Spotty drought means trouble for many Md. farmers A LESS-THAN-BUMPER HARVEST

August 15, 1992|By Ted Shelsby | Ted Shelsby,Staff Writer

WHITE HALL -- It rained here yesterday at the Chenoweth Farm.

"It was only about a tenth of an inch," Vernon Chenoweth said as he leaned back in his aluminum-frame porch chair and stared out beyond the farm trucks and barn to the rolling fields of green.

A little rain might not seem like a big deal, but yesterday's gentle, life-giving shower -- combined with others in recent weeks -- has the farm's corn standing tall and looking healthy.

And that should enable Vernon and Fran Chenoweth to harvest a lot more corn and soybeans from their farm this year than last.

MA "It's not going to be a great crop," Mr. Chenoweth said, "but

it's going to be better than last year, when we lost money like every other farmer around here."

According to figures released yesterday by the state Department of Agriculture, Maryland growers are in line for only a slightly better harvest than that of a year ago, when a severe drought and hot weather devastated crops in the central part of the state.

M. Bruce West, head of the Agriculture Department's Agricultural Statistics Service, said that based on field conditions Aug. 1, this year's corn crop is expected to average 105 bushels an acre, compared with a yield of 95 bushels an acre a year ago. The state average was 118 bushels in 1990, Mr. West said. In a good year, many farms will yield 120 to 125 bushels per acre.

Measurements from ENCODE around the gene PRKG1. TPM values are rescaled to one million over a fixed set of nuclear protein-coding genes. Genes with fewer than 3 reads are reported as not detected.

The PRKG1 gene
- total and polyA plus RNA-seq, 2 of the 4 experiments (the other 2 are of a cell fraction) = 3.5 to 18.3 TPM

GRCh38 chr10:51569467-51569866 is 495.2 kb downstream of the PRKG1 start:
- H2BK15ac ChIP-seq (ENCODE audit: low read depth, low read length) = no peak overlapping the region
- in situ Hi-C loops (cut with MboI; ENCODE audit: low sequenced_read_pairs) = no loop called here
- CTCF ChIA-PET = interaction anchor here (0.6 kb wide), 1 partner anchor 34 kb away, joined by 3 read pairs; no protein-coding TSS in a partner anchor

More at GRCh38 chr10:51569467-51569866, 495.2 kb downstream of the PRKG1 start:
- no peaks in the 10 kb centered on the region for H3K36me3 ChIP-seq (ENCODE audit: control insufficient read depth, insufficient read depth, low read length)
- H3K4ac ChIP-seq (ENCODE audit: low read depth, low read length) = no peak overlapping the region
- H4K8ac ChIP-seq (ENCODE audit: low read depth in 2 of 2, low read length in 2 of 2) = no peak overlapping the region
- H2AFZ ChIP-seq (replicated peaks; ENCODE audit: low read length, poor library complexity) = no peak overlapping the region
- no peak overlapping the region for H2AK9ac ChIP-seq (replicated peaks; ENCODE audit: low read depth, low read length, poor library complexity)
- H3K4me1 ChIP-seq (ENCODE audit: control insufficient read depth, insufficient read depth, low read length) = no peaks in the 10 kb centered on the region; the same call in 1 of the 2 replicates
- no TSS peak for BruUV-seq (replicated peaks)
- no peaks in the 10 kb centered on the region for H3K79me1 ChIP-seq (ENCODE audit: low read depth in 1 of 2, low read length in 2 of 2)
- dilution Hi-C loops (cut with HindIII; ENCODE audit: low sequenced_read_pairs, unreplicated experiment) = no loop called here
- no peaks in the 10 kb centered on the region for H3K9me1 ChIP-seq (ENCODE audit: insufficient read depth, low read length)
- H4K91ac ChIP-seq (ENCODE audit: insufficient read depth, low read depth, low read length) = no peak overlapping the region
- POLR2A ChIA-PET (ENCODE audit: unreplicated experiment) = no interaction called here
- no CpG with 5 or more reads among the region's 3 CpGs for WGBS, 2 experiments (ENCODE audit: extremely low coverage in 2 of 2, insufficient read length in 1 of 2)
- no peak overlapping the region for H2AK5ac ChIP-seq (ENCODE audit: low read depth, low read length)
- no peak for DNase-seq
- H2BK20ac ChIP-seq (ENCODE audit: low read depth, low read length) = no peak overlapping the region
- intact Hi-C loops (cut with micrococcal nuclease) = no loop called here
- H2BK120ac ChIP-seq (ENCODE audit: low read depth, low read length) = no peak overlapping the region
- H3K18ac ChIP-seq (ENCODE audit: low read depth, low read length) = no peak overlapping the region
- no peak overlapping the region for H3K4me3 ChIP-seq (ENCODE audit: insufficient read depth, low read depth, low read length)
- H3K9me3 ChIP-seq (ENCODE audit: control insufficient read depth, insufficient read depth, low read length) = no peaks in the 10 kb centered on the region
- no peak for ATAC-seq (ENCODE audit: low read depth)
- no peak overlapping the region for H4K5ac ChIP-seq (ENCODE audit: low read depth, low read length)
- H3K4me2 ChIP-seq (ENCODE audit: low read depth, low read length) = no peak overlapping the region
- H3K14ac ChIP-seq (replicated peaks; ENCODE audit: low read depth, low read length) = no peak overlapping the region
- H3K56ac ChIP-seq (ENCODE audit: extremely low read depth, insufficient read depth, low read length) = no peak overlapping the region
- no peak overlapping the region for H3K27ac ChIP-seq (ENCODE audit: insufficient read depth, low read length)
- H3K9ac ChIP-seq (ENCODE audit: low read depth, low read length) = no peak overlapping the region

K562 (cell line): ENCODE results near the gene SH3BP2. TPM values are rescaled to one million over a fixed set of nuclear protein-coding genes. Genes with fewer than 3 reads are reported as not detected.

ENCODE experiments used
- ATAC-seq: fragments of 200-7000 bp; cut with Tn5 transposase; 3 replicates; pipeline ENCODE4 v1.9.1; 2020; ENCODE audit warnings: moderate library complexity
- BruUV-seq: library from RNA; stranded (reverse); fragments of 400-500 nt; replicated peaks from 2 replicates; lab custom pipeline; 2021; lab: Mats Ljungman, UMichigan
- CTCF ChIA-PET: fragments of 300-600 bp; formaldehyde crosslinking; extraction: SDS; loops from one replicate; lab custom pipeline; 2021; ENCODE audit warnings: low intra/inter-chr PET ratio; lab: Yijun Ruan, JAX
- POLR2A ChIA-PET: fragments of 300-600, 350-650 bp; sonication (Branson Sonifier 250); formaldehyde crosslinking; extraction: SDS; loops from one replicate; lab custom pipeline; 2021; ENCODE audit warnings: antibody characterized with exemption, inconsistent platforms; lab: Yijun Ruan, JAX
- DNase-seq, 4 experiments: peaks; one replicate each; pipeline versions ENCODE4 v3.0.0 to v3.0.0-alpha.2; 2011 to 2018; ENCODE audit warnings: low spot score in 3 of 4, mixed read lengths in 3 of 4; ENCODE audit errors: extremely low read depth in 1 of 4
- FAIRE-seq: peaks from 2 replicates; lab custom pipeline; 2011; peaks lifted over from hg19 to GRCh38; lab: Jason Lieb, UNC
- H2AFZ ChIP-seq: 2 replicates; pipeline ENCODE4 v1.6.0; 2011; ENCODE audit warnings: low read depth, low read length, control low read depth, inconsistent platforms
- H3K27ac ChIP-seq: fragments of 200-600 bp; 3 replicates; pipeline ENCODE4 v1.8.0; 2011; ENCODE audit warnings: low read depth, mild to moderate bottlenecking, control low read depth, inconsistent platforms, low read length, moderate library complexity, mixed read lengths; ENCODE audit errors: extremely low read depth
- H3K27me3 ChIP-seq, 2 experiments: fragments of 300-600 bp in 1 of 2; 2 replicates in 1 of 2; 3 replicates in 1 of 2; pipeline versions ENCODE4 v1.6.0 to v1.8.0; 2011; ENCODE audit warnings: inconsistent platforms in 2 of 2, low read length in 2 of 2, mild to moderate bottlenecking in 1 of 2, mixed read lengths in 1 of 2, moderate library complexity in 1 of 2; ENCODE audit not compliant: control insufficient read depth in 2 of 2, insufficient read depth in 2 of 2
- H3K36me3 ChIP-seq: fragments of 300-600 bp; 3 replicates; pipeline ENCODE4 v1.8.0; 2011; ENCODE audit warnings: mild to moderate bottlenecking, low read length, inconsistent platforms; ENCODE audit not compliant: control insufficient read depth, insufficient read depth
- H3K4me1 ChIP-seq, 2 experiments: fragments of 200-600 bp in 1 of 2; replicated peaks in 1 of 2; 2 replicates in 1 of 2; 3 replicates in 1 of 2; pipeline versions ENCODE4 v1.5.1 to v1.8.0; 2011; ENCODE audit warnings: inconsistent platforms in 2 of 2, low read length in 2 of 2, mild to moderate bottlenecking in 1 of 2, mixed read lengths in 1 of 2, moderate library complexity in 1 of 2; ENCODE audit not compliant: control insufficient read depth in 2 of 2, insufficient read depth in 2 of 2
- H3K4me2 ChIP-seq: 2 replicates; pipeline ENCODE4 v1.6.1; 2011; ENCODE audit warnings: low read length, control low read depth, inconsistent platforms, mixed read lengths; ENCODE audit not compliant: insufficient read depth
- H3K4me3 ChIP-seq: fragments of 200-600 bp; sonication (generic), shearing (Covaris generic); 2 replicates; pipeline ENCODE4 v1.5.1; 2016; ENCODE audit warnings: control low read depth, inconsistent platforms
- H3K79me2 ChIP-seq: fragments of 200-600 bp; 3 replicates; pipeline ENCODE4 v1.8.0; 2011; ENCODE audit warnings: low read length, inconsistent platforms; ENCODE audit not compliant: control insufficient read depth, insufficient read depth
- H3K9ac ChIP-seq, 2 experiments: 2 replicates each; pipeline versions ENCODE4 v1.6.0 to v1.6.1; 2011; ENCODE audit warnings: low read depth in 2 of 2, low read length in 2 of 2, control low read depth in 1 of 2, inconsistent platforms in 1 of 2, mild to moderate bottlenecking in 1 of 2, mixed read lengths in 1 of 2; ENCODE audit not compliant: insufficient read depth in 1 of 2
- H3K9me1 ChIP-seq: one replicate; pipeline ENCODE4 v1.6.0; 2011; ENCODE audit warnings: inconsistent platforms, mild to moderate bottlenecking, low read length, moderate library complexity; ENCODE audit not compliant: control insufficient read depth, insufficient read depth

Mr. West said that for the second year in a row, nature is making life difficult for farmers in some sections of the state.

"Things are pretty bad in the midsection of the state," he said, noting that Caroline, Talbot,Queen Anne's and Dorchester counties have all had drought conditions.

"Caroline seemed to be the worst," he said. "There are fields there where I would be surprised if the yield is 20 bushels an acre."

The spot droughts in Maryland come at a time when Corn Belt farmers are having one of their better years and prices are being depressed by expectations of a bumper harvest.

"Prices are pretty terrible," Mr. West said, noting that corn has been selling as low as $2.50 a bushel in the central part of the state and $2.29 on the Eastern Shore, down from $2.70 at this time last year. Soybeans, he said, are bringing $5.25 a bushel, compared with $5.50 last year and $7.50 a few years ago.

"These prices are not going to generate any windfall profits," Mr. West said. "It's going to be nip and tuck if farmers break even or not.

Looking at the state agriculture industry as a whole, Mr. West estimated that consolidated net farm income this year will be about the same as in 1991. Last year, it dropped nearly 15 percent, to $391.7 million from $457 million.

On a brighter note, Mr. West said that if things go as expected this year, barley crop will be the best ever. Based on a survey this month, Mr. West said, the barley harvest should come in at 73 bushels an acre, up from 64 bushels last year.

This year's tobacco, apple and peach crops are expected to be about the same as last year's.

Expressing hope that the rains will continue and that his beans will mature before frost, Mr. Chenoweth said, "The profit margins in farming are not that great. When you have one bad year, it takes two or three to recover what you lost. We're hoping for a good year, but in farming everything is a big gamble."

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